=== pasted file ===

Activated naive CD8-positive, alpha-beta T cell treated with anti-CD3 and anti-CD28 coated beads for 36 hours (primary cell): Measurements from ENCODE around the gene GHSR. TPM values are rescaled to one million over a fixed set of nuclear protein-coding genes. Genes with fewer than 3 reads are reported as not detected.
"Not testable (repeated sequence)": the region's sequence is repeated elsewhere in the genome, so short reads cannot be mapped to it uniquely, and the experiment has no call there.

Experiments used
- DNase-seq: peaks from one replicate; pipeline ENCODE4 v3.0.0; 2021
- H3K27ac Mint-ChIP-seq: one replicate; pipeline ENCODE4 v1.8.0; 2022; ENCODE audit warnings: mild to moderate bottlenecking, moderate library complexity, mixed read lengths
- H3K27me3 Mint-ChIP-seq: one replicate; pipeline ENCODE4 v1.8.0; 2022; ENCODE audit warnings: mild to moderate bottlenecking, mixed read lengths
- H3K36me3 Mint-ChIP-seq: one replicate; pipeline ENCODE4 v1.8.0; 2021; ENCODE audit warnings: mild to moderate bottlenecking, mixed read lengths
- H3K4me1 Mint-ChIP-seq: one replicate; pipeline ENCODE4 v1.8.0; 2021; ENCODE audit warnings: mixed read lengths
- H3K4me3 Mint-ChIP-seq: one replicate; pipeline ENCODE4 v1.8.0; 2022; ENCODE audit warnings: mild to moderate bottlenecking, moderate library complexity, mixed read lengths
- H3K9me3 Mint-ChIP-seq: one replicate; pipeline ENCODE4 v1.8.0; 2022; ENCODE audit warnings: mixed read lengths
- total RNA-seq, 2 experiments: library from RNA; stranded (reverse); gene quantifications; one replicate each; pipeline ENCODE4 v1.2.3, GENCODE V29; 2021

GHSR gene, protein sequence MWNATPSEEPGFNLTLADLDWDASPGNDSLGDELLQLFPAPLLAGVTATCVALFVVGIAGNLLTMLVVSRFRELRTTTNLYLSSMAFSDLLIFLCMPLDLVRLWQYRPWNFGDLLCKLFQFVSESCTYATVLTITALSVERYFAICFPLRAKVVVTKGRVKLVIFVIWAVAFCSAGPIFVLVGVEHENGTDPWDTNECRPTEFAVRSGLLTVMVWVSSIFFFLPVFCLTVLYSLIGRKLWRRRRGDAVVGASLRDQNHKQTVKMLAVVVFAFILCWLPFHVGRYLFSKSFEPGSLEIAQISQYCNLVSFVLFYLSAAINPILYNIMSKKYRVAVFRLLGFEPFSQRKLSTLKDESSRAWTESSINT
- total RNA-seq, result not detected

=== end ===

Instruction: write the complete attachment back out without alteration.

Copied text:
Activated naive CD8-positive, alpha-beta T cell treated with anti-CD3 and anti-CD28 coated beads for 36 hours (primary cell): Measurements from ENCODE around the gene GHSR. TPM values are rescaled to one million over a fixed set of nuclear protein-coding genes. Genes with fewer than 3 reads are reported as not detected.
"Not testable (repeated sequence)": the region's sequence is repeated elsewhere in the genome, so short reads cannot be mapped to it uniquely, and the experiment has no call there.

Experiments used
- DNase-seq: peaks from one replicate; pipeline ENCODE4 v3.0.0; 2021
- H3K27ac Mint-ChIP-seq: one replicate; pipeline ENCODE4 v1.8.0; 2022; ENCODE audit warnings: mild to moderate bottlenecking, moderate library complexity, mixed read lengths
- H3K27me3 Mint-ChIP-seq: one replicate; pipeline ENCODE4 v1.8.0; 2022; ENCODE audit warnings: mild to moderate bottlenecking, mixed read lengths
- H3K36me3 Mint-ChIP-seq: one replicate; pipeline ENCODE4 v1.8.0; 2021; ENCODE audit warnings: mild to moderate bottlenecking, mixed read lengths
- H3K4me1 Mint-ChIP-seq: one replicate; pipeline ENCODE4 v1.8.0; 2021; ENCODE audit warnings: mixed read lengths
- H3K4me3 Mint-ChIP-seq: one replicate; pipeline ENCODE4 v1.8.0; 2022; ENCODE audit warnings: mild to moderate bottlenecking, moderate library complexity, mixed read lengths
- H3K9me3 Mint-ChIP-seq: one replicate; pipeline ENCODE4 v1.8.0; 2022; ENCODE audit warnings: mixed read lengths
- total RNA-seq, 2 experiments: library from RNA; stranded (reverse); gene quantifications; one replicate each; pipeline ENCODE4 v1.2.3, GENCODE V29; 2021

GHSR gene, protein sequence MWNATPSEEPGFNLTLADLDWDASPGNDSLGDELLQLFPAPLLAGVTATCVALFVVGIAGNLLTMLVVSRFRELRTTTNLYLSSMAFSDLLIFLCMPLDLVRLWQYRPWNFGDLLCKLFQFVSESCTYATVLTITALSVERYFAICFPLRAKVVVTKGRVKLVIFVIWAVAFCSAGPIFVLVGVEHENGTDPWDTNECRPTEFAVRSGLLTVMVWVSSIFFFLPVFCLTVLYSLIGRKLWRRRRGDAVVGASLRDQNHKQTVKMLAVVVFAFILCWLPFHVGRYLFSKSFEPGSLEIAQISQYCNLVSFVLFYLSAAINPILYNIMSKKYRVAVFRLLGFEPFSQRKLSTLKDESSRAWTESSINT
- total RNA-seq, result not detected